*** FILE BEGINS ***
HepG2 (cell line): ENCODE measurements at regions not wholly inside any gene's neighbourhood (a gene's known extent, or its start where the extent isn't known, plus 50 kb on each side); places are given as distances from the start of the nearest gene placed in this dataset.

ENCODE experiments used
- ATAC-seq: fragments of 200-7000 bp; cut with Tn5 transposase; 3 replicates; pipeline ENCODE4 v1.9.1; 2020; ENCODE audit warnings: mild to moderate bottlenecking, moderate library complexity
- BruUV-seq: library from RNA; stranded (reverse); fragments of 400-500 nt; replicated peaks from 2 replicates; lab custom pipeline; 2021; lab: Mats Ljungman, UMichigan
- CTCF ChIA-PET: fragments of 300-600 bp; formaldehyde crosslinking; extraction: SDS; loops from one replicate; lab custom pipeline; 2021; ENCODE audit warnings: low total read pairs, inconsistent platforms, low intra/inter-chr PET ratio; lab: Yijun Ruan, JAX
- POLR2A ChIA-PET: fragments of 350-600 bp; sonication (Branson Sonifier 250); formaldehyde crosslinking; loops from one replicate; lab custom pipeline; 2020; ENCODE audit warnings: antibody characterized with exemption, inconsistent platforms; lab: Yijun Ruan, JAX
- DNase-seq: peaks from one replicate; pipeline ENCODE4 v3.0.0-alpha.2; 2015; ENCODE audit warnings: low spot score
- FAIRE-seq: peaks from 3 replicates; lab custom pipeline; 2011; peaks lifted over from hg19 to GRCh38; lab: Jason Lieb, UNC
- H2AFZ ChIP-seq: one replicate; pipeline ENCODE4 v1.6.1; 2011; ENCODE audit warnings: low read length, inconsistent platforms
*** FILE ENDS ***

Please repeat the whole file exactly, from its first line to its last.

HepG2 (cell line): ENCODE measurements at regions not wholly inside any gene's neighbourhood (a gene's known extent, or its start where the extent isn't known, plus 50 kb on each side); places are given as distances from the start of the nearest gene placed in this dataset.

ENCODE experiments used
- ATAC-seq: fragments of 200-7000 bp; cut with Tn5 transposase; 3 replicates; pipeline ENCODE4 v1.9.1; 2020; ENCODE audit warnings: mild to moderate bottlenecking, moderate library complexity
- BruUV-seq: library from RNA; stranded (reverse); fragments of 400-500 nt; replicated peaks from 2 replicates; lab custom pipeline; 2021; lab: Mats Ljungman, UMichigan
- CTCF ChIA-PET: fragments of 300-600 bp; formaldehyde crosslinking; extraction: SDS; loops from one replicate; lab custom pipeline; 2021; ENCODE audit warnings: low total read pairs, inconsistent platforms, low intra/inter-chr PET ratio; lab: Yijun Ruan, JAX
- POLR2A ChIA-PET: fragments of 350-600 bp; sonication (Branson Sonifier 250); formaldehyde crosslinking; loops from one replicate; lab custom pipeline; 2020; ENCODE audit warnings: antibody characterized with exemption, inconsistent platforms; lab: Yijun Ruan, JAX
- DNase-seq: peaks from one replicate; pipeline ENCODE4 v3.0.0-alpha.2; 2015; ENCODE audit warnings: low spot score
- FAIRE-seq: peaks from 3 replicates; lab custom pipeline; 2011; peaks lifted over from hg19 to GRCh38; lab: Jason Lieb, UNC
- H2AFZ ChIP-seq: one replicate; pipeline ENCODE4 v1.6.1; 2011; ENCODE audit warnings: low read length, inconsistent platforms